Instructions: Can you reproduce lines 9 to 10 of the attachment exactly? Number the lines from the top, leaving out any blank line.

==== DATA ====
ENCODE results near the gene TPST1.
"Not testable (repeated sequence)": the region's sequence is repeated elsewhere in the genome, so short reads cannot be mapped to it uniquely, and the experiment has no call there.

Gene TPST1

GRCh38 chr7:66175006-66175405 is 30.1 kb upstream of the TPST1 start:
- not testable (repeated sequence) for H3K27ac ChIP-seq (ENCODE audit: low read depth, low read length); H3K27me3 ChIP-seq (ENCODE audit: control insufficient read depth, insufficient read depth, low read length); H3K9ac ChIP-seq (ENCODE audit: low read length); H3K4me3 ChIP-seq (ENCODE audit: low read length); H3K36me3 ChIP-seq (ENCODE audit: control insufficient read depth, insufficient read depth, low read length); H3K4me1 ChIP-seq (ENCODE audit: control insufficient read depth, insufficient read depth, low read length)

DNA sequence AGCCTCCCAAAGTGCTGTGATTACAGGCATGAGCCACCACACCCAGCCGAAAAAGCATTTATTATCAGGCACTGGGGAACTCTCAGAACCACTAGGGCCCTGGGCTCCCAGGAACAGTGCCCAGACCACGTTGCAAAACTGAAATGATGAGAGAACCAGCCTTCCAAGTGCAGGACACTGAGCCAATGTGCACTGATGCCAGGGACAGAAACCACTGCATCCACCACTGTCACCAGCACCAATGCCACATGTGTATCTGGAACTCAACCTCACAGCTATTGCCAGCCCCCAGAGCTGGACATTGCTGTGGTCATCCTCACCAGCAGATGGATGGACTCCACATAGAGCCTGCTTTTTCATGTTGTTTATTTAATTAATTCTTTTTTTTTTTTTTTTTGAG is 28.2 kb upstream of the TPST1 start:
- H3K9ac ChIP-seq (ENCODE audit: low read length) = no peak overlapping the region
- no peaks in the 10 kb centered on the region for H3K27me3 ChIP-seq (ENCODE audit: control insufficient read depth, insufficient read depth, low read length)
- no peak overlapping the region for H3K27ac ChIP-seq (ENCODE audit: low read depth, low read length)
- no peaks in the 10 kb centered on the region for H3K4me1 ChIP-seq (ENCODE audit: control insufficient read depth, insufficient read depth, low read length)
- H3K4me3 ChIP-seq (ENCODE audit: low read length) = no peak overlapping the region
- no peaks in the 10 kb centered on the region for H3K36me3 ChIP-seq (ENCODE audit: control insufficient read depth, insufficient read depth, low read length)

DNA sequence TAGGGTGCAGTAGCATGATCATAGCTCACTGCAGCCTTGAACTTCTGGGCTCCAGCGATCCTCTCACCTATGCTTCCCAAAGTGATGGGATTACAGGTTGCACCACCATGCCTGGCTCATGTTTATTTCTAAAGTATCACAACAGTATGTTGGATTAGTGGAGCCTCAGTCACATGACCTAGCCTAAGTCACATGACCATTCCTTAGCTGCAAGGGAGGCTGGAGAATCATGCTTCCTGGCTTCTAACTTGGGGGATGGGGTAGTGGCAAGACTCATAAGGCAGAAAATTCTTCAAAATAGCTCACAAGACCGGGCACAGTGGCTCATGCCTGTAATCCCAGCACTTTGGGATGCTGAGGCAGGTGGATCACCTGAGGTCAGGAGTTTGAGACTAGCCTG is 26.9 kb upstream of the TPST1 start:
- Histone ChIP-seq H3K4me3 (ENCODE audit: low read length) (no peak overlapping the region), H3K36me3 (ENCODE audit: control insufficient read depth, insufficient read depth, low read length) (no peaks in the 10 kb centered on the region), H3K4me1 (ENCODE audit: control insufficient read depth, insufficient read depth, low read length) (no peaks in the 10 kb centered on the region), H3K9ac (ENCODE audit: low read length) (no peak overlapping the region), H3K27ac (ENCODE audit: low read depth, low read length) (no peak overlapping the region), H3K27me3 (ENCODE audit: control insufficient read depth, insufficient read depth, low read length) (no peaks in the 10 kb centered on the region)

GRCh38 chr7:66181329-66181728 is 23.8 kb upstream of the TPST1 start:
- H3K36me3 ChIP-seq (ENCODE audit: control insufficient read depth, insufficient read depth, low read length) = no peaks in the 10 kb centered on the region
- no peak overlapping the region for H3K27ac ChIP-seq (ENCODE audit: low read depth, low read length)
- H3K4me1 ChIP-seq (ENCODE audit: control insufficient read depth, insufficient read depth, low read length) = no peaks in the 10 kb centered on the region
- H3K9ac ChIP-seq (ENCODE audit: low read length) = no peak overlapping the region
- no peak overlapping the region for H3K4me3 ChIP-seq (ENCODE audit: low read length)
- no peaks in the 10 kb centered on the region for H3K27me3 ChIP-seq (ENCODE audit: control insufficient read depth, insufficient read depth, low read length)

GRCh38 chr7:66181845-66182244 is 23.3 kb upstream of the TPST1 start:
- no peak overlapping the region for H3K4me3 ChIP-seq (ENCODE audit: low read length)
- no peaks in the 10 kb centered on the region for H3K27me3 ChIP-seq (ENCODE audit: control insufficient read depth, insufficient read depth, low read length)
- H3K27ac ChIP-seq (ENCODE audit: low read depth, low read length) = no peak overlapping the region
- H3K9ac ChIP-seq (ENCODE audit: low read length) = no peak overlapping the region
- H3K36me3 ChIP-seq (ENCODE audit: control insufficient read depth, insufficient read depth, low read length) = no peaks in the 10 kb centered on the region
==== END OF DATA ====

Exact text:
- no peak overlapping the region for H3K27ac ChIP-seq (ENCODE audit: low read depth, low read length)
- no peaks in the 10 kb centered on the region for H3K4me1 ChIP-seq (ENCODE audit: control insufficient read depth, insufficient read depth, low read length)